MORGANTOWN, W.Va. – NASA teamed up with West Virginia University to broaden their outreach to underrepresented communities and to generate fresh ideas during “HackWeek.”

Students from West Virginia, New Jersey, Delaware and Virginia gathered on WVU’s campus to solve problems for NASA. The week-long program is a part of NASA’s initiative to broaden participation in their breakthrough sciences for artificial intelligence and machine learning.  

The 26 students came from underrepresented communities that NASA has recently been targeting in order to have all great minds come together to improve the organization’s research.  

“So far, it’s just been fascinating,” Evana Gizzi, tech lead of NASA said. “I keep emphasizing that there’s so much value that can be drawn from this problem with a diverse mindset. It’s a very complex problem so that diversity is very necessary for this kind of research problem.”

Gizzi has been researching problem solving for NASA along with another graduate student Lunet Yifru. Yifru is originally from Ethiopia and said it was a “crazy concept” to work for NASA that seemed impossible, but now she has the opportunity to contribute to its research.  

“I’m very happy to have everyone else help out now and bring new ideas, fresh ideas from all over the U.S.,” she said.  

Throughout the program, students will get a broader understanding of how NASA launches spacecrafts and collects data. Event organizers hope the students will come together to better understand problems that occur in satellites and build their confidence to one day provide support to NASA.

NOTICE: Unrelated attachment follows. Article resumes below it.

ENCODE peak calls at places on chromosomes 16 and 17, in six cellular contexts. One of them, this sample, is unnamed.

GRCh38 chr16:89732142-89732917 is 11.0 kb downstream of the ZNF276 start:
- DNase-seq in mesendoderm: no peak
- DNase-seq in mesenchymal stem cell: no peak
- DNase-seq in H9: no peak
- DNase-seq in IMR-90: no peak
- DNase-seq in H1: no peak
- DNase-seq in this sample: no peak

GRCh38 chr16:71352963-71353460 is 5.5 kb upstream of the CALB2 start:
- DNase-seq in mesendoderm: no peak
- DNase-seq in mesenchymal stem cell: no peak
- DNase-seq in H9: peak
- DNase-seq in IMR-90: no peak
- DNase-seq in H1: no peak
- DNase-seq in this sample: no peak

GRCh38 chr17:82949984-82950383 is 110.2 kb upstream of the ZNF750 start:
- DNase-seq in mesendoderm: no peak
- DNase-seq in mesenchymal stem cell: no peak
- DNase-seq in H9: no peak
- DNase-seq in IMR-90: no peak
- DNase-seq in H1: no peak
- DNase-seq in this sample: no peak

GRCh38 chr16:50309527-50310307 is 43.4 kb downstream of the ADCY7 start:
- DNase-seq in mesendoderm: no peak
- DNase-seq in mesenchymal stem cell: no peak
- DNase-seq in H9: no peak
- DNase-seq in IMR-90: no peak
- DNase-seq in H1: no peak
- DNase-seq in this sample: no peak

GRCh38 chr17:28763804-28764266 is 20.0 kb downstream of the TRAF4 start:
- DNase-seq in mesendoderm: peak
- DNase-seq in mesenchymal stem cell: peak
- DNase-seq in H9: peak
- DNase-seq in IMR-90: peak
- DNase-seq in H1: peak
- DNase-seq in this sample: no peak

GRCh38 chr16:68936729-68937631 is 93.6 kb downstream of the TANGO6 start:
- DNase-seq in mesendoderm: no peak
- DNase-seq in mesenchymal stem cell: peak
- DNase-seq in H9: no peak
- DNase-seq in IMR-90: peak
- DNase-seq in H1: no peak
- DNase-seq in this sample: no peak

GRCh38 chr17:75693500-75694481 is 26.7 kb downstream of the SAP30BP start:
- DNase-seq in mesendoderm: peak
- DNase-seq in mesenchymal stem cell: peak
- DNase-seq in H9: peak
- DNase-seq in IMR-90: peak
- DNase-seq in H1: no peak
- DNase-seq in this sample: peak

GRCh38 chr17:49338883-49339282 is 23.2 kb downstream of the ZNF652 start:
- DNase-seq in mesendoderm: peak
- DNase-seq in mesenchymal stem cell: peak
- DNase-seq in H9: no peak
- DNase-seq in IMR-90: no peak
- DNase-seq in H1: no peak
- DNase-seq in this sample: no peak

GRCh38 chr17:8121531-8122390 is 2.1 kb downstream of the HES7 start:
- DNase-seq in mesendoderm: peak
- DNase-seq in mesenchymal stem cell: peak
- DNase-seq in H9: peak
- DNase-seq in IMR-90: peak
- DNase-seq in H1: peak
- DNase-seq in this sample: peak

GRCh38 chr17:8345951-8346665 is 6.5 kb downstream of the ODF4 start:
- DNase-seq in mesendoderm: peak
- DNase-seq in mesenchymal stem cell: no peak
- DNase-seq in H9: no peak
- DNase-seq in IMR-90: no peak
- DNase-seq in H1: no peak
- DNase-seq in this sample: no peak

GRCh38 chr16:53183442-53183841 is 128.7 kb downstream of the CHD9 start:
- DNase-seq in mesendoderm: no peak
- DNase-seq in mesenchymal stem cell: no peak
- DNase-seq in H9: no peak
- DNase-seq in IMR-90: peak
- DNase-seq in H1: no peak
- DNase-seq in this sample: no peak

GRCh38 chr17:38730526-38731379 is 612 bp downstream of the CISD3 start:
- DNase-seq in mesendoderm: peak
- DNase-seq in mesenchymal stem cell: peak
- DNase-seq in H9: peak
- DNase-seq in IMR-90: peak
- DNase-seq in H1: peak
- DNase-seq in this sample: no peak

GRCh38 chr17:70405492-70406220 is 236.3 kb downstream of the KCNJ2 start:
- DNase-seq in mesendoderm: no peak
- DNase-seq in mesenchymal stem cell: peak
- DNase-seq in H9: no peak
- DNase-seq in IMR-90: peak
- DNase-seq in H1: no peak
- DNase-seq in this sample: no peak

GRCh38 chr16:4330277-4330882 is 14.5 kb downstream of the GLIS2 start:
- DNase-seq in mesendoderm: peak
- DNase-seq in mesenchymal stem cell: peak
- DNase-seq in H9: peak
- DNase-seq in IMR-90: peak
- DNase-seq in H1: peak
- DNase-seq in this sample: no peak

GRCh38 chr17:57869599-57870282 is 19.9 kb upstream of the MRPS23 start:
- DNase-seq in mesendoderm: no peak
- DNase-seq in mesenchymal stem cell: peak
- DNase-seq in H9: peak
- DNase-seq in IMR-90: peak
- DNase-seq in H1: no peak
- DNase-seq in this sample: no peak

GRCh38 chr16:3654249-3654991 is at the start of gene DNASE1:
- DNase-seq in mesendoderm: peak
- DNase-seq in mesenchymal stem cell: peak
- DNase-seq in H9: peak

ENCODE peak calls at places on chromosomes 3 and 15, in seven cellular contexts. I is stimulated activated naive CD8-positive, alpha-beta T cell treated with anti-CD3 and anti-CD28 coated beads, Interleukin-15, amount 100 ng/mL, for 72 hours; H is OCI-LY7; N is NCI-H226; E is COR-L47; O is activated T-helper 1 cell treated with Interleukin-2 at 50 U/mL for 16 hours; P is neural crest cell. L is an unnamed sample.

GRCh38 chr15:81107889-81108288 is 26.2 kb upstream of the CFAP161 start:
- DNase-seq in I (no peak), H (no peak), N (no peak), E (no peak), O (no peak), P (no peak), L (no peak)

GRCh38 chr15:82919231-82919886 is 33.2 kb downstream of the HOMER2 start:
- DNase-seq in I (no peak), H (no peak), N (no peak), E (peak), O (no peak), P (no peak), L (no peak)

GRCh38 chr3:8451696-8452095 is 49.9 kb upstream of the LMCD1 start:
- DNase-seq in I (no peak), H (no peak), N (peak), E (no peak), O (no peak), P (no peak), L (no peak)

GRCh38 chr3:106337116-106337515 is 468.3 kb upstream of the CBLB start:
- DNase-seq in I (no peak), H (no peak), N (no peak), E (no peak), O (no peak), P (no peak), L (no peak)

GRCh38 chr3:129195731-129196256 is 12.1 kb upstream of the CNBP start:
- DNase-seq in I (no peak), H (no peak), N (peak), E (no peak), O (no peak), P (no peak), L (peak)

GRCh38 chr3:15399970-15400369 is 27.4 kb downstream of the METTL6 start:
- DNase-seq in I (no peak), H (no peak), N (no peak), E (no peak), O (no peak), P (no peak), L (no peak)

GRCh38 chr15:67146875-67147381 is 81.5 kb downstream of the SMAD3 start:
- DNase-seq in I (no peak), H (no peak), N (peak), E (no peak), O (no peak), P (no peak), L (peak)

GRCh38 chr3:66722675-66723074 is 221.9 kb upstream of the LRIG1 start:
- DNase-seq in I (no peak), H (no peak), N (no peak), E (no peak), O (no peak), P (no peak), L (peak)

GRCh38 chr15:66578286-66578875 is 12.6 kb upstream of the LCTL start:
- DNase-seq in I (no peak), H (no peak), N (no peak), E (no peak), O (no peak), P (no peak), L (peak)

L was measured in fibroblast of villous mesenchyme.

“I feel very excited that I am contributing to developing this next generation of work force, generating excitement amongst students to undertake such careers in the future and contribute to the economy as a whole in general,” said Piyush Mehta, a WVU assistant professor.   

“As America competes in a global economy these types of skill sets are really crucial for the space race, our space economy and for jobs for Americans that typically don’t get jobs that these technologies can provide them,” James Harrington, project manager for NASA said.  

This was the first time WVU hosted HackWeek and organizers said they hope to have it back in the future.